Years ago when I used to listen to a cassette tape of a “bootleg” of the Decca sessions, “The Sheik of Araby” was one of my favorite song on those audition tapes. Naturally, I was glad that the song was included on Anthology 1 in 1995.
Before 1995, though, I went back to read my favorite novel, The Great Gatsby by F. Scott Fitzgerald, after not reading it for many years. I was shocked to read that Fitzgerald included lyrics from the song in his famed novel. This sparked my curiosity in the song.
The novel was published in 1925, but set in the summer of 1922 in New York City and Long Island. On page 78 of the novel, Fizgerald wrote, “The sun had gone down behind the tall apartments of the movie stars in the West Fifties, and the clear voices of the little girls, already gathered like critics on the grass, rose through the hot twilight:
I’m the Sheik of Araby
Your love belongs to me.
At night when you’re asleep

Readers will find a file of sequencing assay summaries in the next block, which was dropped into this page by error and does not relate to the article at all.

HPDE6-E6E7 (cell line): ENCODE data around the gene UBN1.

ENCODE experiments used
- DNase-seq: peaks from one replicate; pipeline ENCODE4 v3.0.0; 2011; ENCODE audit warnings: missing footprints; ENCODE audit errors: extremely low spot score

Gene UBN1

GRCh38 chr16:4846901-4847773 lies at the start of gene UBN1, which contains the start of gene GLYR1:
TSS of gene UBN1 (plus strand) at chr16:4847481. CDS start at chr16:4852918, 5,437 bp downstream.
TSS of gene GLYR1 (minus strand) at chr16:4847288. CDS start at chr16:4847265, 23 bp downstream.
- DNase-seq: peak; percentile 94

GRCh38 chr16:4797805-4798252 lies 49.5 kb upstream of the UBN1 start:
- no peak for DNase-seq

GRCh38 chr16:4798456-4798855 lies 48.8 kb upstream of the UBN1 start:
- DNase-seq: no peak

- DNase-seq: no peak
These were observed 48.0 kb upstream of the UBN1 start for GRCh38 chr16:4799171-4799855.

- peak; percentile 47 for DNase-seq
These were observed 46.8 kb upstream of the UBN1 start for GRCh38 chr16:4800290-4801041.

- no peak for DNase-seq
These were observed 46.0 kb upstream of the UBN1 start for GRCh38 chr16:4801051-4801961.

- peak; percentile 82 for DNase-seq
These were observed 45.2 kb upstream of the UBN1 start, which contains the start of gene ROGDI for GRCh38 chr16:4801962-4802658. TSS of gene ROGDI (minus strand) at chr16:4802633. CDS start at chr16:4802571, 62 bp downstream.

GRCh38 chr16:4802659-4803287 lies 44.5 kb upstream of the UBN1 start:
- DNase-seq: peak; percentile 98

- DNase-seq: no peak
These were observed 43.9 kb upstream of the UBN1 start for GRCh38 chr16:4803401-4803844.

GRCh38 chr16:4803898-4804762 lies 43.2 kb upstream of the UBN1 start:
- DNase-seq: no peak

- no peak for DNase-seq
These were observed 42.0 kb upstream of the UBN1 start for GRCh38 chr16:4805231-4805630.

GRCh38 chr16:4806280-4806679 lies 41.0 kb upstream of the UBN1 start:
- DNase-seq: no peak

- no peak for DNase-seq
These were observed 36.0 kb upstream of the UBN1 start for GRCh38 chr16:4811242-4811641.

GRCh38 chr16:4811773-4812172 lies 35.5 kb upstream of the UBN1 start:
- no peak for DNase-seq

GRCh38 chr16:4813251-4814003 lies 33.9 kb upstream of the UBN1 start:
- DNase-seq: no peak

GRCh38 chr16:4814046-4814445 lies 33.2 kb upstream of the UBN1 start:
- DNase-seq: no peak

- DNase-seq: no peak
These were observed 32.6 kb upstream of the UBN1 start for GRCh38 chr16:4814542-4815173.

Into your tent I’ll creep
The song was composed in 1921 by Harry Smith, Francis Wheeler and Ted Snyder. The song was written to capitalize on the furor created by Rudolph Valentino’s role in the hit movie The Sheik.
The song became a jazz favorite as well as a staple of pop culture in that time. While the song became a New Orleans jazz standard, “Araby” did not refer to the small town of Arabi, Louisiana, but rather the Arabian Peninsula.
The song has been recorded by countless artists. It was part of The Beatles’ stage act prior to their ill-fated audition for Decca records on New Year’s Day in 1962. It is probable that the band was influenced to cover “The Sheik of Araby” by Fats Domino’s 1961 rendition of the tune.
Kudos to George Harrison for brilliant lead vocals. Pete Best provides interesting drumming.
Here is a clip from YouTube:
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